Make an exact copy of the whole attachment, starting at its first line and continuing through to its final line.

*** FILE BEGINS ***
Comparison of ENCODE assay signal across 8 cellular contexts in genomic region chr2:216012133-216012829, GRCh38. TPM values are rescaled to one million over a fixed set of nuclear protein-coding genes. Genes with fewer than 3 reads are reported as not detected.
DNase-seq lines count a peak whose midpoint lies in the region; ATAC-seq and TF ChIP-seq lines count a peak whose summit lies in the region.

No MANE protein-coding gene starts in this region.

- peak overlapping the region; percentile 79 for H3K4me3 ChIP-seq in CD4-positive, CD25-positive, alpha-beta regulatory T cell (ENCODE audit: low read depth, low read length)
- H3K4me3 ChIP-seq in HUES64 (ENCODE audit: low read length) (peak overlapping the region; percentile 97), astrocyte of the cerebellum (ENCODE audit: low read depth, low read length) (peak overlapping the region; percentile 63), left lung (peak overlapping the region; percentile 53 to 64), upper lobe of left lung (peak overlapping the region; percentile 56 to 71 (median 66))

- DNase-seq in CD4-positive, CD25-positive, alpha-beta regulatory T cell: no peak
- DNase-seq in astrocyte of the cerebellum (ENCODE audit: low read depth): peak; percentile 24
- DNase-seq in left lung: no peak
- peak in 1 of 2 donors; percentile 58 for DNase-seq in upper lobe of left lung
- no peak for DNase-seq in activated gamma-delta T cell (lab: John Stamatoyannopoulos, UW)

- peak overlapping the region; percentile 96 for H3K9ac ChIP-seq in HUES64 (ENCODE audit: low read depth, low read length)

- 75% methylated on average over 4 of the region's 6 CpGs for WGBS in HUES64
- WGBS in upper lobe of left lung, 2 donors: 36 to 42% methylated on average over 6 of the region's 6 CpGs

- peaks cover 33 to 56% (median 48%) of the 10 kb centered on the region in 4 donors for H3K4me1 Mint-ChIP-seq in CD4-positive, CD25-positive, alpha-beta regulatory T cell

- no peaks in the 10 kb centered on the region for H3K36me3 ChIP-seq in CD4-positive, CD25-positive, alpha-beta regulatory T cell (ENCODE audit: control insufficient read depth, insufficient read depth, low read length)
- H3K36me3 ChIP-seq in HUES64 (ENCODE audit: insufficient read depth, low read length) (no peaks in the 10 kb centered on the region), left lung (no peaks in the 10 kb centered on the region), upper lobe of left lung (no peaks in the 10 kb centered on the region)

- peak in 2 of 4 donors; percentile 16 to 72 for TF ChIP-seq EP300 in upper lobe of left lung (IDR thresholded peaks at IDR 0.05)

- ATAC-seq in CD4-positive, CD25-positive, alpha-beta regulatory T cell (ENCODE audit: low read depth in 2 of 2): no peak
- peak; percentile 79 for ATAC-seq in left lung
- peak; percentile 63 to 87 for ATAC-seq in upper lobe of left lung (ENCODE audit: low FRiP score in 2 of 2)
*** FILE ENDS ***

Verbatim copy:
Comparison of ENCODE assay signal across 8 cellular contexts in genomic region chr2:216012133-216012829, GRCh38. TPM values are rescaled to one million over a fixed set of nuclear protein-coding genes. Genes with fewer than 3 reads are reported as not detected.
DNase-seq lines count a peak whose midpoint lies in the region; ATAC-seq and TF ChIP-seq lines count a peak whose summit lies in the region.

No MANE protein-coding gene starts in this region.

- peak overlapping the region; percentile 79 for H3K4me3 ChIP-seq in CD4-positive, CD25-positive, alpha-beta regulatory T cell (ENCODE audit: low read depth, low read length)
- H3K4me3 ChIP-seq in HUES64 (ENCODE audit: low read length) (peak overlapping the region; percentile 97), astrocyte of the cerebellum (ENCODE audit: low read depth, low read length) (peak overlapping the region; percentile 63), left lung (peak overlapping the region; percentile 53 to 64), upper lobe of left lung (peak overlapping the region; percentile 56 to 71 (median 66))

- DNase-seq in CD4-positive, CD25-positive, alpha-beta regulatory T cell: no peak
- DNase-seq in astrocyte of the cerebellum (ENCODE audit: low read depth): peak; percentile 24
- DNase-seq in left lung: no peak
- peak in 1 of 2 donors; percentile 58 for DNase-seq in upper lobe of left lung
- no peak for DNase-seq in activated gamma-delta T cell (lab: John Stamatoyannopoulos, UW)

- peak overlapping the region; percentile 96 for H3K9ac ChIP-seq in HUES64 (ENCODE audit: low read depth, low read length)

- 75% methylated on average over 4 of the region's 6 CpGs for WGBS in HUES64
- WGBS in upper lobe of left lung, 2 donors: 36 to 42% methylated on average over 6 of the region's 6 CpGs

- peaks cover 33 to 56% (median 48%) of the 10 kb centered on the region in 4 donors for H3K4me1 Mint-ChIP-seq in CD4-positive, CD25-positive, alpha-beta regulatory T cell

- no peaks in the 10 kb centered on the region for H3K36me3 ChIP-seq in CD4-positive, CD25-positive, alpha-beta regulatory T cell (ENCODE audit: control insufficient read depth, insufficient read depth, low read length)
- H3K36me3 ChIP-seq in HUES64 (ENCODE audit: insufficient read depth, low read length) (no peaks in the 10 kb centered on the region), left lung (no peaks in the 10 kb centered on the region), upper lobe of left lung (no peaks in the 10 kb centered on the region)

- peak in 2 of 4 donors; percentile 16 to 72 for TF ChIP-seq EP300 in upper lobe of left lung (IDR thresholded peaks at IDR 0.05)

- ATAC-seq in CD4-positive, CD25-positive, alpha-beta regulatory T cell (ENCODE audit: low read depth in 2 of 2): no peak
- peak; percentile 79 for ATAC-seq in left lung
- peak; percentile 63 to 87 for ATAC-seq in upper lobe of left lung (ENCODE audit: low FRiP score in 2 of 2)